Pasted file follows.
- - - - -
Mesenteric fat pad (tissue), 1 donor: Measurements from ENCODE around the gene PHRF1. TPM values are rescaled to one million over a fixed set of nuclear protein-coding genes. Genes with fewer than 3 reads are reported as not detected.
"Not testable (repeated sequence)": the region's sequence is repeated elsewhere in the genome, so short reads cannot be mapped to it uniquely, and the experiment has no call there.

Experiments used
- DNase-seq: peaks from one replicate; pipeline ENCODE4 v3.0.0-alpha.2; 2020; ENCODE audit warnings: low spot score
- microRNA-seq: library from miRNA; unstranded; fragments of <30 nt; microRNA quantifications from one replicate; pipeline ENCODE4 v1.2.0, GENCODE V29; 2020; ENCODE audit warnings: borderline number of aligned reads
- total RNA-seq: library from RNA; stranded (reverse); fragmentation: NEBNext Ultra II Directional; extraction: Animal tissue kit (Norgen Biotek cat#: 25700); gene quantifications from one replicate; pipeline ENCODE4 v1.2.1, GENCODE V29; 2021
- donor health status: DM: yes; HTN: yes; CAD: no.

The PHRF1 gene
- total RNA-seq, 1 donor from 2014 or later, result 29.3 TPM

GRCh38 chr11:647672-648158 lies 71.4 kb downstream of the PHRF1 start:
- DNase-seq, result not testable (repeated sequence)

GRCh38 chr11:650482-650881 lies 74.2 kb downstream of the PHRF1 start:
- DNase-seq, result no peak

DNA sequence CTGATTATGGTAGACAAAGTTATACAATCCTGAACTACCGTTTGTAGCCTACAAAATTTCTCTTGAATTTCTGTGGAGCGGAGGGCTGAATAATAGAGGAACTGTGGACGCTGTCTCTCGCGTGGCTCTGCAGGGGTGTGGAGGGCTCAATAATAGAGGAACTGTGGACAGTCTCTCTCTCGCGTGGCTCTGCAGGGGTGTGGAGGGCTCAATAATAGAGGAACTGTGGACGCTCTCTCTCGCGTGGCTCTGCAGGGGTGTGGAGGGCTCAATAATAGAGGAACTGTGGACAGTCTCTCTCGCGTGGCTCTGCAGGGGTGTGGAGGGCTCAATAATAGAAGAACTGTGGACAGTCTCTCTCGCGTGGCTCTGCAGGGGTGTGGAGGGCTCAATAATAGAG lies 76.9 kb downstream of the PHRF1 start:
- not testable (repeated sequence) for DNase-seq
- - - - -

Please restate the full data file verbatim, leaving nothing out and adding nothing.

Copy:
Mesenteric fat pad (tissue), 1 donor: Measurements from ENCODE around the gene PHRF1. TPM values are rescaled to one million over a fixed set of nuclear protein-coding genes. Genes with fewer than 3 reads are reported as not detected.
"Not testable (repeated sequence)": the region's sequence is repeated elsewhere in the genome, so short reads cannot be mapped to it uniquely, and the experiment has no call there.

Experiments used
- DNase-seq: peaks from one replicate; pipeline ENCODE4 v3.0.0-alpha.2; 2020; ENCODE audit warnings: low spot score
- microRNA-seq: library from miRNA; unstranded; fragments of <30 nt; microRNA quantifications from one replicate; pipeline ENCODE4 v1.2.0, GENCODE V29; 2020; ENCODE audit warnings: borderline number of aligned reads
- total RNA-seq: library from RNA; stranded (reverse); fragmentation: NEBNext Ultra II Directional; extraction: Animal tissue kit (Norgen Biotek cat#: 25700); gene quantifications from one replicate; pipeline ENCODE4 v1.2.1, GENCODE V29; 2021
- donor health status: DM: yes; HTN: yes; CAD: no.

The PHRF1 gene
- total RNA-seq, 1 donor from 2014 or later, result 29.3 TPM

GRCh38 chr11:647672-648158 lies 71.4 kb downstream of the PHRF1 start:
- DNase-seq, result not testable (repeated sequence)

GRCh38 chr11:650482-650881 lies 74.2 kb downstream of the PHRF1 start:
- DNase-seq, result no peak

DNA sequence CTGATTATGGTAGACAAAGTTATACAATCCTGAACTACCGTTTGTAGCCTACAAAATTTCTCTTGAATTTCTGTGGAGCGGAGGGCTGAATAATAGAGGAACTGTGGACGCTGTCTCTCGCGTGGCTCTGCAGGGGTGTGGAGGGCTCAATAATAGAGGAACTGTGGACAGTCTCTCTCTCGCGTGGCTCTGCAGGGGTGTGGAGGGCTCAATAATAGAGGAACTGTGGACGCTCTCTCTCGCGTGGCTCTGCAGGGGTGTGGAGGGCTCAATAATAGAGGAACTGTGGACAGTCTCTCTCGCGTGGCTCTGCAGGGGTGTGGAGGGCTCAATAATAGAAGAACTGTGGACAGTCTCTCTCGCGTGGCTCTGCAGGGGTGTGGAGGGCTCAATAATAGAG lies 76.9 kb downstream of the PHRF1 start:
- not testable (repeated sequence) for DNase-seq